Remembering The Old Songs:


by Bob Waltz
(Originally published: Inside Bluegrass, June 2000)

Don't panic, Lyle Lofgren fans! Lyle is on a trip this month, so you're stuck with me again, but he'll be back next month, undoubtedly with something much more serious than this!

Last month, I gave you a song from Kelly Harrell, one of the best balladeers of the late Twenties. Well, this month we'll show you Harrell's flip side -- in more senses than one.

This is a piece you've probably heard somewhere in your life. I learned it as a kid as Go In and Out the Window (which, in hindsight, strikes me as a very strong innuendo for "night visiting" -- the practice of, well, young men sneaking in girls' windows to, ahem, have some fun and keep warm). The standard title in the south, though, seems to be Round and Round the Levee or Marching Round the Levee.

I don't know where or when this song originated, but it has survived very well in the American South; Vance Randolph, in addition to having four versions of his own, cites fourteen different sources!

The reason that the song survived, it appears to me, is that it is one of the best of the "playparties."

What's a playparty? Glad you asked. A playparty was a sort of primitive social engineering project.

Many southern churches forbade dancing. The had no use for instrumental music. Indeed, they didn't allow anything that smacked of courting.

This didn't work very well. Apart from the fact that, if enforced, it would lead to the extinction of the human race, the kids just wouldn't stand for it. So the playparty was invented. Young men and women, carefully chaperoned, were allowed to play formalized games to the accompaniment of music. It was hardly as much fun as spooning in the parlour, but it prevented all-out teen rebellion.

Most playparties were too elaborate to describe in this limited space, but you can look up descriptions of this one in Randolph (#538) or Newell's book of singing games.

As far as I know, Kelly Harrell was the first person ever to commercially record a playparty (no guarantees on that!); this was one of the last sides he cut, on February 19, 1929. His version isn't really in the pure playparty vein; it actually verges on having a plot. But the lyrics of these things vary widely; among the first lines I've seen are "Go in and out the window"; "We're marching 'round the levee"; "Go forth and choose your lover." The final line may be something like "For we have gained the day"; "For love has gained the day"; "As we have done before."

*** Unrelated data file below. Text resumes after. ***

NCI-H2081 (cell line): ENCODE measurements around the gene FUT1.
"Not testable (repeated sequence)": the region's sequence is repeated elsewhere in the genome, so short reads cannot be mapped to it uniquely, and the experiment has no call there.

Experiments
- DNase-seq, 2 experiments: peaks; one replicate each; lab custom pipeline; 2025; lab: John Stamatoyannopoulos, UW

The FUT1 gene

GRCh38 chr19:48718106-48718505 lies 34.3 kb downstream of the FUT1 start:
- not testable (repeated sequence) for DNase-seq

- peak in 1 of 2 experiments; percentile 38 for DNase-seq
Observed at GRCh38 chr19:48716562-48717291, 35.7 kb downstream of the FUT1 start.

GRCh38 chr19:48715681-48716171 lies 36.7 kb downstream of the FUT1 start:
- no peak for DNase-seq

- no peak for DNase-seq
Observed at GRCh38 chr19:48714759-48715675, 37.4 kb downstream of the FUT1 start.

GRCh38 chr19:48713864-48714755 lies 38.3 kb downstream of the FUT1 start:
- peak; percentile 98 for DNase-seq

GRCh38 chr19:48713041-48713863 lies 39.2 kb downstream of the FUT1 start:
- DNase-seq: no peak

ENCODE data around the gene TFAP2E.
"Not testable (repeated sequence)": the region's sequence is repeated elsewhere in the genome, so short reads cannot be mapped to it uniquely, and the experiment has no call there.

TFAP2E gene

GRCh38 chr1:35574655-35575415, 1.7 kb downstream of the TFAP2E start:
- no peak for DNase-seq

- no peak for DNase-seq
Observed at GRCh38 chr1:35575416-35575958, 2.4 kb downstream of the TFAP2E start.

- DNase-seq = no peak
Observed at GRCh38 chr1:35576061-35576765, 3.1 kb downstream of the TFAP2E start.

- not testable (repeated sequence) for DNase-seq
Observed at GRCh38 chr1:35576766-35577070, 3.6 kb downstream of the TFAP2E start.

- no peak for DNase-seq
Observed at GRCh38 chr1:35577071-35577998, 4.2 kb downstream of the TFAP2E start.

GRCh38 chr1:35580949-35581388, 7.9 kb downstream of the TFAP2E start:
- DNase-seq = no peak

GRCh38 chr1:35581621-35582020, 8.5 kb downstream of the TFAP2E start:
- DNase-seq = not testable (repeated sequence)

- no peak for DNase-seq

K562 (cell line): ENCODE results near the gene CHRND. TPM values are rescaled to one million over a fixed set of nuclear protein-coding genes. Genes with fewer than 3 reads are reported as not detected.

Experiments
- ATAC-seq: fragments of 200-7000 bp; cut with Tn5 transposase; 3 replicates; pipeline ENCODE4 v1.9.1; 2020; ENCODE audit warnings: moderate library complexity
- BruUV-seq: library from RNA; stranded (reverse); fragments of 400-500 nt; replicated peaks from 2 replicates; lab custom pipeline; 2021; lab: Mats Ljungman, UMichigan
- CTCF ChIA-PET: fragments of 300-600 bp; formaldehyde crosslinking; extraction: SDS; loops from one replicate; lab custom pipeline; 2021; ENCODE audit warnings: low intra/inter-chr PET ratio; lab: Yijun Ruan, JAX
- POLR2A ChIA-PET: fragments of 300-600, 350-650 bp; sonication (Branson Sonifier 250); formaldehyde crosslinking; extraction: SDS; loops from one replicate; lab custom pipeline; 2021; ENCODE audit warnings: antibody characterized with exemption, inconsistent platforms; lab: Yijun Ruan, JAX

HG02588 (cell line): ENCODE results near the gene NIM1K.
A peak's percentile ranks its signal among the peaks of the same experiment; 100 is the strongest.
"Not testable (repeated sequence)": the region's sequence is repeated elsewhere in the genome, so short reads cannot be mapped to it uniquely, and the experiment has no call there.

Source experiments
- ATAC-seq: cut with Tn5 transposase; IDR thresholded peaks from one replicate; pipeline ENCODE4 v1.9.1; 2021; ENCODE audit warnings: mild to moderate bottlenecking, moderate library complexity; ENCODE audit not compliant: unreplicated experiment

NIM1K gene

Then there's that funny title. Truth is, much as I like Harrell and respect his music, I probably wouldn't have included this song if it weren't for the title. It's not Harrell's. But Harrell, who usually enunciated very clearly, sounded a little odd on this song. His last line is, '"Cause love has gained the day." But he pronounced '"cause" as "caze." The stupid record company people couldn't figure out "caze," and stuck the title Cave Love Has Gained the Day on the record. Who could resist a song with a title like that?

I hope I have the rest of these words right, but I'll admit that I had trouble with a few of the words myself. I just hope I didn't botch it too badly.

Cave Love

Complete lyrics:

Go find your lover like I did,
Go find your lover like I did,
Go find your lover like I did,
'Caze love has gained the day.

I'd give ten cents to kiss her, (x3)
'Caze love has gained the day.

I'd walk fifty miles to see her, (x3)
'Caze love has gained the day.

I've got some candy to give her, (x3)
'Caze love has gained the day.

I'll try [to] take it over Saturday, (x3)
'Caze love has gained the day.

I've got her a whole dime's worth, (x3)
'Caze love has gained the day.

That's the way I beat the other fellow (x3)
'Caze love has gained the day.

We 'II fly to get married at Christmas (x3)
'Caze love has gained the day.

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